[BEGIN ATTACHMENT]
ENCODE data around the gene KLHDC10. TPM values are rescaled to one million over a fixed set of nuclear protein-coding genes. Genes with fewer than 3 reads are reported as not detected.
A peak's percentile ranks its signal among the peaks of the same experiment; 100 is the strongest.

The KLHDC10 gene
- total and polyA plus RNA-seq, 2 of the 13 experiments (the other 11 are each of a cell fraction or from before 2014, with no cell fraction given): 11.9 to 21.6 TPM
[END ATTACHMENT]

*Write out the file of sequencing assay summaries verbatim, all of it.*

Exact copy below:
ENCODE data around the gene KLHDC10. TPM values are rescaled to one million over a fixed set of nuclear protein-coding genes. Genes with fewer than 3 reads are reported as not detected.
A peak's percentile ranks its signal among the peaks of the same experiment; 100 is the strongest.

The KLHDC10 gene
- total and polyA plus RNA-seq, 2 of the 13 experiments (the other 11 are each of a cell fraction or from before 2014, with no cell fraction given): 11.9 to 21.6 TPM